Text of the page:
“Jane, you can’t shut yourself off from the truth. If I can prove we evolved through these simple processes you’ll just have to accept it. Simple physical processes like that can’t make real consciousness and creativity. But don’t worry, you won't change, you'll be just the same. You won’t miss anything.”

You see this sinking in, She’s going to lose everything she holds most dear—her consciousness, her creativity. And she realizes Bill doesn’t love her, can’t love her, he’s an automaton, he’s been an automaton all along, else he wouldn’t have organized this mission to prove he was purely physical.

She turns cold, you see it in her eyes. “Bill,” she says. “I can’t give up my free will. I can’t come ashore with you. I have to go back home!”

“That won’t help ,” he says. “You’re bound to find out whether or not I’m right. And if I’m right you’ll be among the first human beings to know their true nature, that they’re purely physical. And you won’t have lost anything. We don’t really have free will, that’s just an illusion. Consciousness, it’s just physical. You won’t be able to tell any difference. It’s going to be fine. Trust me!”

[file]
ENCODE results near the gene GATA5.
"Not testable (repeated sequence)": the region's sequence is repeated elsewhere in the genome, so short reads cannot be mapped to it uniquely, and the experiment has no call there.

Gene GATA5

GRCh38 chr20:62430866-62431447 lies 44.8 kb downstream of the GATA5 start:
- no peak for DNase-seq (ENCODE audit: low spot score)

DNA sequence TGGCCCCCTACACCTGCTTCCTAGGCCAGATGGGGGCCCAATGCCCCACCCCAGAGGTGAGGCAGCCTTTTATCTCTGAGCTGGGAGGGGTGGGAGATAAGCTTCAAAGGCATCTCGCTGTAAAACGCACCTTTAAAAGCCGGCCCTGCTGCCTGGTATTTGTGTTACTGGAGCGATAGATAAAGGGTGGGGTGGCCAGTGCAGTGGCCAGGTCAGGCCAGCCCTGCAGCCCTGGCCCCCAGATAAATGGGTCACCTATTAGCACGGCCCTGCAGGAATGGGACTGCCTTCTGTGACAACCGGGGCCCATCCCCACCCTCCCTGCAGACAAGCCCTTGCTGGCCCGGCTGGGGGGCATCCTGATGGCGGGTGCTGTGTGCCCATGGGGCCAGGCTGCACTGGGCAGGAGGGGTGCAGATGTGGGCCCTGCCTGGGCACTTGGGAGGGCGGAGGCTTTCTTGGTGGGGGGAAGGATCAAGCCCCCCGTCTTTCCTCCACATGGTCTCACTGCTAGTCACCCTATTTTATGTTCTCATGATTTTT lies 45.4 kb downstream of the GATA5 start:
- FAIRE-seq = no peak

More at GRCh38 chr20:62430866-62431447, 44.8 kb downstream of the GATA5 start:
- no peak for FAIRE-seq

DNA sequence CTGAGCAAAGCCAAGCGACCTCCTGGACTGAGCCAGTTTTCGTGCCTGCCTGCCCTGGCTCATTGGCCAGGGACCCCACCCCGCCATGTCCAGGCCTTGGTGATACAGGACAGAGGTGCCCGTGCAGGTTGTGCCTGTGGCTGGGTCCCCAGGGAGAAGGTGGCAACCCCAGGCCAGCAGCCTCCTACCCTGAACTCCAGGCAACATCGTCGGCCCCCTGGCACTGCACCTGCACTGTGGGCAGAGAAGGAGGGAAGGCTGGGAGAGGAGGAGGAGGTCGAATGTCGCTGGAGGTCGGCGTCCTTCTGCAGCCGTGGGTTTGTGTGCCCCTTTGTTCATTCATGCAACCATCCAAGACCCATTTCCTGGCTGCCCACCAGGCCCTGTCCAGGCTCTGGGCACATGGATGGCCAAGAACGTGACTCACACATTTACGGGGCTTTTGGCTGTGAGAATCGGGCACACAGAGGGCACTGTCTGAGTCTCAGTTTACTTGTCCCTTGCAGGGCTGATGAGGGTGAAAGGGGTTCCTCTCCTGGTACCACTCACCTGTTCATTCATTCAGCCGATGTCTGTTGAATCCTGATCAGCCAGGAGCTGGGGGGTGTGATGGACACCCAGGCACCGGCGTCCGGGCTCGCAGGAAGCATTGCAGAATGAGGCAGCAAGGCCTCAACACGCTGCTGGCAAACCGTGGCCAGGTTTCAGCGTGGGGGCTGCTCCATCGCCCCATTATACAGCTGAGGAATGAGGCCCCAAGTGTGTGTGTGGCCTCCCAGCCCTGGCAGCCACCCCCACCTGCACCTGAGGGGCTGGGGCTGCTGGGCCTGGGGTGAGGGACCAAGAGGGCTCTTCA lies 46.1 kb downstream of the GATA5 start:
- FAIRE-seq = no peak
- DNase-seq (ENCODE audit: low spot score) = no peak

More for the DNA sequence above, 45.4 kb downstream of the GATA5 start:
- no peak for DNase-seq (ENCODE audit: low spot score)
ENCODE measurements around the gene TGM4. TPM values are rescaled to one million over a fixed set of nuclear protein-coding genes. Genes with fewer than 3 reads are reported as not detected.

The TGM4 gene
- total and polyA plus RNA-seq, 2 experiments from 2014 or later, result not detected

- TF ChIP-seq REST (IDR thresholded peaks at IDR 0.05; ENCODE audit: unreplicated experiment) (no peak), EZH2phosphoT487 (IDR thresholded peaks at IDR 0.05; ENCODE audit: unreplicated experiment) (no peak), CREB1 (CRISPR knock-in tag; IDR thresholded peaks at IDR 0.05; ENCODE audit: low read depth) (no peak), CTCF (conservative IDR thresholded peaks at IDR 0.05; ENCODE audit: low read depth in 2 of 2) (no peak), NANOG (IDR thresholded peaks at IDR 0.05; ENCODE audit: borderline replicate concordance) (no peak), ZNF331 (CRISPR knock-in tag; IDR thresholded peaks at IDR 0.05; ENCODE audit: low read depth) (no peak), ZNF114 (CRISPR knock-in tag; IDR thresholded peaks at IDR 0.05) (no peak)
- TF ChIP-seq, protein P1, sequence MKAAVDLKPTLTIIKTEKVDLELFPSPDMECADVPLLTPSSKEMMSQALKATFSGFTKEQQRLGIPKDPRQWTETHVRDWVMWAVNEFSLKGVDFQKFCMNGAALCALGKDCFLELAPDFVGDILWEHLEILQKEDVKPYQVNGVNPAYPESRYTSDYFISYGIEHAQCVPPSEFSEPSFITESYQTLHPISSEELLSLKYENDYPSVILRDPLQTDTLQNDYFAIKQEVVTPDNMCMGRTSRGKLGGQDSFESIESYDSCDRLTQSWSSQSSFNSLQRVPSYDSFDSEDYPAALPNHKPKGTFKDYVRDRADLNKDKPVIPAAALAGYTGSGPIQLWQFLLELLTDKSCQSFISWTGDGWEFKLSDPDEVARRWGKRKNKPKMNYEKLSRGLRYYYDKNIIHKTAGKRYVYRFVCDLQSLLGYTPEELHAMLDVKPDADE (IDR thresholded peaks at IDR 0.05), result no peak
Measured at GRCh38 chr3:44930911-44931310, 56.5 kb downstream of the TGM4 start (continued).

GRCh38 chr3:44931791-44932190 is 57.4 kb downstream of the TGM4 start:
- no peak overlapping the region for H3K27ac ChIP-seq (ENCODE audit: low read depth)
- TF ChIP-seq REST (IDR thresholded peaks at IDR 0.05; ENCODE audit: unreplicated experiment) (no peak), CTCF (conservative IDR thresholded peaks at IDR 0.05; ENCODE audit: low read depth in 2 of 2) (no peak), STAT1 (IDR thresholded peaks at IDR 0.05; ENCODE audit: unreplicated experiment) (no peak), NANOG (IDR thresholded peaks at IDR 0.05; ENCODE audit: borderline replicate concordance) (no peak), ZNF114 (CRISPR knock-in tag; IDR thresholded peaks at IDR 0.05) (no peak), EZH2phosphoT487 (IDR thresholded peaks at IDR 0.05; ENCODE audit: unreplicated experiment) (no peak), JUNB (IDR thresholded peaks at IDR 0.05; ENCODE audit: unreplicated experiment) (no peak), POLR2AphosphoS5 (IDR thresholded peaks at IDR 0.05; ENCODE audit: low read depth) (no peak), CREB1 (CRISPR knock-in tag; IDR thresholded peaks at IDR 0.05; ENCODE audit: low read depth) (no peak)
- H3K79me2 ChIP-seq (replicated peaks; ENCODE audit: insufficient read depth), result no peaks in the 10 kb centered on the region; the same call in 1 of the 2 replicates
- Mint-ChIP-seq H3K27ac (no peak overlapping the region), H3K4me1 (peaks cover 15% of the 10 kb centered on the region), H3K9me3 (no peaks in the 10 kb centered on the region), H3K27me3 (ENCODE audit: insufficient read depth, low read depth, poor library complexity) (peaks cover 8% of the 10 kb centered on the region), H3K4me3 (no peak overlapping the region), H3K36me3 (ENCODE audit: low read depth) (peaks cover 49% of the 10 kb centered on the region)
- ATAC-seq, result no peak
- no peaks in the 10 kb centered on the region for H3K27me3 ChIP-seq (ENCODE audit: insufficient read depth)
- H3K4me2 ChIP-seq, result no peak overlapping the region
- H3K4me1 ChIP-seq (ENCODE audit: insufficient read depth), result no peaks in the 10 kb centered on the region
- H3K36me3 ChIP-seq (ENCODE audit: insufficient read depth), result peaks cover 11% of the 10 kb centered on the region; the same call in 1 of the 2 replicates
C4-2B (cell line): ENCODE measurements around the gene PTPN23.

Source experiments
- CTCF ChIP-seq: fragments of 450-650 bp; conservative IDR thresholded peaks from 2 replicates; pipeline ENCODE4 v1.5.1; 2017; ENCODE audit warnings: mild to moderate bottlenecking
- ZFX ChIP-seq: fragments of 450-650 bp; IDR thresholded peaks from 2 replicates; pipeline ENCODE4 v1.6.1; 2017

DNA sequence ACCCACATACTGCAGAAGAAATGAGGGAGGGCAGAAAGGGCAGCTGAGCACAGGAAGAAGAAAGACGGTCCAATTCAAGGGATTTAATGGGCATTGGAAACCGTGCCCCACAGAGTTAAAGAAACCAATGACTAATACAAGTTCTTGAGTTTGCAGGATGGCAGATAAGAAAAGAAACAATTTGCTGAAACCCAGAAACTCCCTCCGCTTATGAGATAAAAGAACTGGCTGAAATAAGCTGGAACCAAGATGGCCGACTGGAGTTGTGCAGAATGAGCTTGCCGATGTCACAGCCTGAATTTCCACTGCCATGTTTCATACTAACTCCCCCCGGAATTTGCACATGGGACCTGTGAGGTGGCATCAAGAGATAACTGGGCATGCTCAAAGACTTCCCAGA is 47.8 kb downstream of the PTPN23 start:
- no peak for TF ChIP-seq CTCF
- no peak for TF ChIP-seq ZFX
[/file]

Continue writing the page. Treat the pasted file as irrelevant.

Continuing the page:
She’s horrified. She walks around the cabin trying to prove she does have free will, but she doesn’t know how to. Bill can always prove that, whatever she does, it isn’t free will making her do it. She goes to the forward window and looks at the land they’re about to explore. If he gets his proof, she’ll have to accept she’s purely physical. No consciousness, no free will, no creativity.

End of scene. Same principle, but a smaller and cheaper set. And just as scary. Actually, it’s scarier, because it’s easier to identify with. It doesn’t involve just a few hundred people on a spaceship, it involves everybody, wherever they are.

Another reason I prefer it is, it’s more resistant to those damn angels of ours always trying to tone things down. I wish we’d never given them any say in the matter. Present them with the Mars choice and they’ll complain it’s the Moon that’s said to be made of green cheese, they’ll want us to say Mars is made of red oxide or something, and we lose some of the loony aspect of it. But the evolution scenario, there’s no way you can make any sense of that, it’s loony through and through, just like a bad dream.

The scene’s only twelve minutes long. Surely we can get people to suspend their sense of reality for that long. Then Jane wakes up and we’re back in the regular world. That’ll be a relief.

See you Tuesday, we can discuss this then. Watch out for that green cheese.

Sandy.

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debater comments:
Big debate
Instead of this, You should join this online debate between 80 scientists:



http://www.researchgate.net/post/Is_there_a_scientific_alternative_to_neo-Darwinism_for_understanding_biological_evolution
debater , January 19, 2013